The ‘basis’ of concise writing

27 August 2009


I recently copyedited a 20-plus page document that for the most part was very well written – well organised, complete and with very few grammar mistakes.

 

The biggest problem?  It was littered with the wordy phrase ‘on a … basis’ – for example, ‘on a weekly basis’, ‘on a daily basis’ and so on. 

 

Perhaps the writer thought this phrase made the document sound very business-like.  But what’s more business-like than saving time?   

 

Or maybe he was trying to increase the number of words to meet a required word-count.  Surely not!

 

To save both typing time and reading time, you can replace those four-word phrases with one word.  For example,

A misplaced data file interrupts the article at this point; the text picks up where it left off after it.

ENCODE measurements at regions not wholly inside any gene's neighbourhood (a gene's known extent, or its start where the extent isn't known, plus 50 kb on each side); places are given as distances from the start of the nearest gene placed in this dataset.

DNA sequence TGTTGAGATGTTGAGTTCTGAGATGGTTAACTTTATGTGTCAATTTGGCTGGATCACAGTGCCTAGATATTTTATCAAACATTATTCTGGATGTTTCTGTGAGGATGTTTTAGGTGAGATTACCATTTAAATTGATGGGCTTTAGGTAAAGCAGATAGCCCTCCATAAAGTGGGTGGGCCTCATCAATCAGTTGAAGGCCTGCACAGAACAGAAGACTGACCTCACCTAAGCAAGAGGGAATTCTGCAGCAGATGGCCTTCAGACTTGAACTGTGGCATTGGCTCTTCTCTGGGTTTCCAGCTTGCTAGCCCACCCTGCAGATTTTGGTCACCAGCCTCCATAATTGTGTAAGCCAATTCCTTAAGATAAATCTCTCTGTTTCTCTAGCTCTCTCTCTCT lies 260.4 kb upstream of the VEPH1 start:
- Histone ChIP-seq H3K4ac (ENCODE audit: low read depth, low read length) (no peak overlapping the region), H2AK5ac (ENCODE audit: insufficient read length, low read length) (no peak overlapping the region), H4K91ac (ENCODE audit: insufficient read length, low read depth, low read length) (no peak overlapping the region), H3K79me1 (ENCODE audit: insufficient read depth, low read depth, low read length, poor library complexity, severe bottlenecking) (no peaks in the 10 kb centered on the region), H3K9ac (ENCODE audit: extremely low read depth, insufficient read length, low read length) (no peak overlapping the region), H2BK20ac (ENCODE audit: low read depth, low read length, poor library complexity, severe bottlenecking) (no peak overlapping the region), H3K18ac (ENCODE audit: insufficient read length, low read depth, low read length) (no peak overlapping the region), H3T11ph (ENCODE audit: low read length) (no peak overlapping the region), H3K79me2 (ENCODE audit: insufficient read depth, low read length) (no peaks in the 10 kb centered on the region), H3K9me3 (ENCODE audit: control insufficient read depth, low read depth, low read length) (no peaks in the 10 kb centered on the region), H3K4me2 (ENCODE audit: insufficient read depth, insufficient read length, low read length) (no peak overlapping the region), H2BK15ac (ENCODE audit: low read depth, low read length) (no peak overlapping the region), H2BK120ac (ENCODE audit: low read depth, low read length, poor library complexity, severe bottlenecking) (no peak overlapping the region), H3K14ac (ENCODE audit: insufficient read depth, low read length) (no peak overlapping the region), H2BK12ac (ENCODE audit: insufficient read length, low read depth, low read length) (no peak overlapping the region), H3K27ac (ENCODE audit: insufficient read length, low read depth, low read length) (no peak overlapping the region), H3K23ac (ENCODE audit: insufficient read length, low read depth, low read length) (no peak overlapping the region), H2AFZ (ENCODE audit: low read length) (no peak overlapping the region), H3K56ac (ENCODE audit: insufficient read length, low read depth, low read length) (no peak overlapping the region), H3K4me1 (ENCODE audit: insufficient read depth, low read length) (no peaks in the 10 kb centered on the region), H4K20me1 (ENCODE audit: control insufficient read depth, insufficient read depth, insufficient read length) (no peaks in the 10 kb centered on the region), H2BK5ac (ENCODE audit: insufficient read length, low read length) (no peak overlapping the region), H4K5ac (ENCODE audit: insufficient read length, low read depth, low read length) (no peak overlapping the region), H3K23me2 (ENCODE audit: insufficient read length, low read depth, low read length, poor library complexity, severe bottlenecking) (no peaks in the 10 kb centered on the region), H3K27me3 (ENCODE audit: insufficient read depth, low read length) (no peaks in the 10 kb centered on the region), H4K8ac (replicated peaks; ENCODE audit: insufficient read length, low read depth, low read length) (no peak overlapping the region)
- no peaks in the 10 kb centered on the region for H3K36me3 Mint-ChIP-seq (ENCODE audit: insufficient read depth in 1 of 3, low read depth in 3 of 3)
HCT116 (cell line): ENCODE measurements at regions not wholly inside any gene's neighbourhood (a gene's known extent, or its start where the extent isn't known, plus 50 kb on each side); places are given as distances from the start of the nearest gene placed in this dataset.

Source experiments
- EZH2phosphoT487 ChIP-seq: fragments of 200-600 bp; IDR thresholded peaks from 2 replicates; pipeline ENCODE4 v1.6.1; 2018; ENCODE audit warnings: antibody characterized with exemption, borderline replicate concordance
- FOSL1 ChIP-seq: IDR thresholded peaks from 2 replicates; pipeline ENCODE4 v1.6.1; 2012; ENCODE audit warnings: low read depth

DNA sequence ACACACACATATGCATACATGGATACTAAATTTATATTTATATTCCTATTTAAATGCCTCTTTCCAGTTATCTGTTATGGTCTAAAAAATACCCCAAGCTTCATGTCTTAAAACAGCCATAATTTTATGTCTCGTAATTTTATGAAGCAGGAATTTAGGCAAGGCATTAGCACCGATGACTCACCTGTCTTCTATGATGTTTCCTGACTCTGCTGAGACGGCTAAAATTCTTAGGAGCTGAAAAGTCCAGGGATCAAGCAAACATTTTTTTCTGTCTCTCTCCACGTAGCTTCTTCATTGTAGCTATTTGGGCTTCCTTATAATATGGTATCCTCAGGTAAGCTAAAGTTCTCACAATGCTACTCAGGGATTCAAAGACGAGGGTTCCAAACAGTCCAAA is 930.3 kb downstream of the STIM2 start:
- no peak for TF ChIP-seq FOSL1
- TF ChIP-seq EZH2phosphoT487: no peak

·      Instead of on a daily basis, say daily. 

·      Instead of on a regular basis, say regularly. 

·      The redundant on a regular daily basis can be shortened by 80% with the word daily. 

·      And the repetitive on an ongoing basis?  Replace that one with still or regularly. 

 

Other wordy phrases with a similar meaning include day by day, week by week, year by year and so on.  They work fine in novels, but not in business documents.

 

Remember to take advantage of these sweet little adverbs to unclutter your texts:  daily, nightly, weekly, monthly, yearly, regularly and still.

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